As some of you know, I’m working on a piece called Willingly, for David Chavannes and the most appropriately named flutist ever, Lily Floeter. The piece is based on samples of people saying “If you had told me ten years ago that some day I would willingly _____, I wouldn’t have believed you,” where what goes in the blank has to be something they’ve actually done.
In one section of the piece, these samples are presented very straightforwardly, with a sparse accompaniment that adds a layer of emotional inflection but doesn’t “get in the way.” Over the last couple of days, I’ve been working on writing that accompaniment, and I haven’t been getting very far. The problem: I’ve transcribed the pitches and rhythms of the samples in traditional notation, but people’s speech rhythms aren’t actually metrical, so nothing quite lines up with the accompaniment I’m writing. I could write a non-metrical score, but it’s not really my inclination, and it’ll make it much harder for the performers to synchronize with the pre-recorded electronics. So just now I had another idea: cut the samples into individual “beats,” and either speed them up or slow them down them so that they line up with a metronome.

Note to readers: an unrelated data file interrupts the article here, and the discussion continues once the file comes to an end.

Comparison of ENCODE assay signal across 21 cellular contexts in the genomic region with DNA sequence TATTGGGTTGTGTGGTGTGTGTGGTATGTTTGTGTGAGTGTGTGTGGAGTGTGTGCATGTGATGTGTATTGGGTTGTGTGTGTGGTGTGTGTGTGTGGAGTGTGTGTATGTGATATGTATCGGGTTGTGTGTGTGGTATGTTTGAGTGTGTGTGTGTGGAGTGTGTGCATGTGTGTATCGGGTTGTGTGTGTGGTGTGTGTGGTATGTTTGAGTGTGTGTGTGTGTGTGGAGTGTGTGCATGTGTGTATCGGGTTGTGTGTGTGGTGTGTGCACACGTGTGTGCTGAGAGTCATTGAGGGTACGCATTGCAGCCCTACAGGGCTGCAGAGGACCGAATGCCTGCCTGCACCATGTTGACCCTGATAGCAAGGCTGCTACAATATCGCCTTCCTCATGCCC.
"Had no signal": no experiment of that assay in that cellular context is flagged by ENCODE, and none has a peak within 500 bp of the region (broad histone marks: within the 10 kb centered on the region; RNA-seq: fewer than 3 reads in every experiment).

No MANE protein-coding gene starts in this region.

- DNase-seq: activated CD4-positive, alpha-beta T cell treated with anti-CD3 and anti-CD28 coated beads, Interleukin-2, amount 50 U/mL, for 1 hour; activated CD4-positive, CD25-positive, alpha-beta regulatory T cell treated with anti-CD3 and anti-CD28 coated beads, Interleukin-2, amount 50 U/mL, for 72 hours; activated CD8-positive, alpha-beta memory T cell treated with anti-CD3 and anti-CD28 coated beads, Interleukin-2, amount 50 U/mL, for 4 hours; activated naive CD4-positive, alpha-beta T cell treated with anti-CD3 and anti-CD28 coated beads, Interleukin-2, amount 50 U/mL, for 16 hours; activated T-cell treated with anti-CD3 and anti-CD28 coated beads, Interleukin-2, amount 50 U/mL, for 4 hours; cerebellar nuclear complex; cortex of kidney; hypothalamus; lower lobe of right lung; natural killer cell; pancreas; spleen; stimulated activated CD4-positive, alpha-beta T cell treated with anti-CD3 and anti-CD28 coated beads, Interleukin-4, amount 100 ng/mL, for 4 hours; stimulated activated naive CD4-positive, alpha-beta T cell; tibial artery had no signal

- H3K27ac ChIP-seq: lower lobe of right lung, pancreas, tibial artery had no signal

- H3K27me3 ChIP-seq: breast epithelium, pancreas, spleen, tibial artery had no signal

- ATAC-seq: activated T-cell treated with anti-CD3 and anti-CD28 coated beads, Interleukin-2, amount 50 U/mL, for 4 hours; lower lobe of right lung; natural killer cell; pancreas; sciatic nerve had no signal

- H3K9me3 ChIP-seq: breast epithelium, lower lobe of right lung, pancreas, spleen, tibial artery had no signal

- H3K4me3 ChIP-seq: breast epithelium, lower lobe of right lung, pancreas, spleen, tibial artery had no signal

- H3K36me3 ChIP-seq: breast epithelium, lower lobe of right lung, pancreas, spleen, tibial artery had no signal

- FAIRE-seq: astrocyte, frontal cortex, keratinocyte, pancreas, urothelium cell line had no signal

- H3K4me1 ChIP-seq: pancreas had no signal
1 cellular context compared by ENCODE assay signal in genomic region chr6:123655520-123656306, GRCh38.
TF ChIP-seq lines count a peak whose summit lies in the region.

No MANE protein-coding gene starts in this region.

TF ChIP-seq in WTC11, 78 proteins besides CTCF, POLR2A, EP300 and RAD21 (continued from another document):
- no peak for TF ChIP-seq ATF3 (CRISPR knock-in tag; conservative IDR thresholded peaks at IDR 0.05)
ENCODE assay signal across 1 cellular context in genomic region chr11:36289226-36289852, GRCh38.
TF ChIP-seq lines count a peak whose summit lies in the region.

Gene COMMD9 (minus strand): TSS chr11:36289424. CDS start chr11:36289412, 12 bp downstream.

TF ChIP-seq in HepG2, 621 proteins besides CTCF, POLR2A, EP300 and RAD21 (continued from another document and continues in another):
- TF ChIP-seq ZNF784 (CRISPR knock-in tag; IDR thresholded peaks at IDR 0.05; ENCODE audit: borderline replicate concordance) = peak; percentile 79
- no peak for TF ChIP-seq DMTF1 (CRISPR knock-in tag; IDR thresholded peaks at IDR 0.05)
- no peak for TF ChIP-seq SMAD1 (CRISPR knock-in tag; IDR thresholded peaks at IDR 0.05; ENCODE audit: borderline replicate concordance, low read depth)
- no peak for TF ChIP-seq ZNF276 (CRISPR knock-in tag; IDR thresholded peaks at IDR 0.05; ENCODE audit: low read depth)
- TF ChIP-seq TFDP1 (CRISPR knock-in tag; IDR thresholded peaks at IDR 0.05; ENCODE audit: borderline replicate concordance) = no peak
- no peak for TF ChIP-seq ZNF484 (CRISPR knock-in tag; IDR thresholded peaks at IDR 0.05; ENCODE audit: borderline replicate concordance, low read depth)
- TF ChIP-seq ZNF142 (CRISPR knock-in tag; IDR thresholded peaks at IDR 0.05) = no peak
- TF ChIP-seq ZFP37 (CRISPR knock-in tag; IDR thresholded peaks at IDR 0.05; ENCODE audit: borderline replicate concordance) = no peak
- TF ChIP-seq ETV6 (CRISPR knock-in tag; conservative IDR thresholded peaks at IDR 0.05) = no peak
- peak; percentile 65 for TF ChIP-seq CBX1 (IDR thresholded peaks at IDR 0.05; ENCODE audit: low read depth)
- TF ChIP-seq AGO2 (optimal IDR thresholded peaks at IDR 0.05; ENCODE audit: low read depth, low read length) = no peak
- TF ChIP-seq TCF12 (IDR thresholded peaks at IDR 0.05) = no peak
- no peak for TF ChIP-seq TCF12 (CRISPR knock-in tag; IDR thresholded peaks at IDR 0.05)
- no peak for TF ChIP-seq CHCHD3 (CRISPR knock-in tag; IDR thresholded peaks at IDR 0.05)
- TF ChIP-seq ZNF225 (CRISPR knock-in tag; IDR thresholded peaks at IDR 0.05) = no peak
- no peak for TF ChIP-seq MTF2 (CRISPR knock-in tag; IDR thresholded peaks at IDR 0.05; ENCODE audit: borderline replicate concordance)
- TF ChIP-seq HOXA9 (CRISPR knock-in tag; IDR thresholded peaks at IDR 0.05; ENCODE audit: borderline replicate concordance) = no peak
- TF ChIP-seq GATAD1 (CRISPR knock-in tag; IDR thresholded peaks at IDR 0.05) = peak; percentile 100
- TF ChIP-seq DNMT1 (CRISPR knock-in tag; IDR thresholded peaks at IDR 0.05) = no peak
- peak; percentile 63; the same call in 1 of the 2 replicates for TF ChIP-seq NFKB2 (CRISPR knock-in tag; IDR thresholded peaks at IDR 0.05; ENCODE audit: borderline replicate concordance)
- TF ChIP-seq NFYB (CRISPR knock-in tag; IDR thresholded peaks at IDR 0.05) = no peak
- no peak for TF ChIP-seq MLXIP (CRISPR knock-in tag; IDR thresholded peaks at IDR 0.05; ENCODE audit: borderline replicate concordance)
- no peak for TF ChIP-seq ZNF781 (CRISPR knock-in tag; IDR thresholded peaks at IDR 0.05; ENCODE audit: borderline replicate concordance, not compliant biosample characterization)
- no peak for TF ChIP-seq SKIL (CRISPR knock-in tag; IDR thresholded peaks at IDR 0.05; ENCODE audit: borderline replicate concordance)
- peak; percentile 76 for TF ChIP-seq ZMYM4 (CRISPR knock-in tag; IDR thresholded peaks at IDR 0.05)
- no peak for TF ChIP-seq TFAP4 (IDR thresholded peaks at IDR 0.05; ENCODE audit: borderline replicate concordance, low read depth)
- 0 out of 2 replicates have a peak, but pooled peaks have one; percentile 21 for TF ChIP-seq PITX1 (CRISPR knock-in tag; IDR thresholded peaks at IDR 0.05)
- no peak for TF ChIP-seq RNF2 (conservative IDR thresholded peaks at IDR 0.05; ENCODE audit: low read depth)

The downside is that slowed-down bits have a “grainy” quality, at least with the software I’m using (ProTools LE). But then I realized, that’s not a downside. First of all, it gives the samples a subtly unreal quality, which makes even the less emotionally charged ones (something like “…that some day I would willingly eat tofu…” as opposed to something like “…that some day I would willingly walk into an abortion clinic…”) seem a bit ominous. (Think of the reconstructed answering-machine message in Twelve Monkeys: “Haaaave a meerrryyy Chriiisttmaaass!”) But it’s also, in an unexpectedly Lachenmann-ish way, structurally and timbrally related to another section of the piece! In that other section, I’m taking advantage of the fact that nearly all of the people I sampled went into vocal fry on the last word of the sentence, “you,” and writing an all-fry section. Vocal fry and slowed-down speech graininess are awfully similar acoustically!
Composing can feel like banging your head against a wall repeatedly, but the unexpected moments when things come together make it all worth it.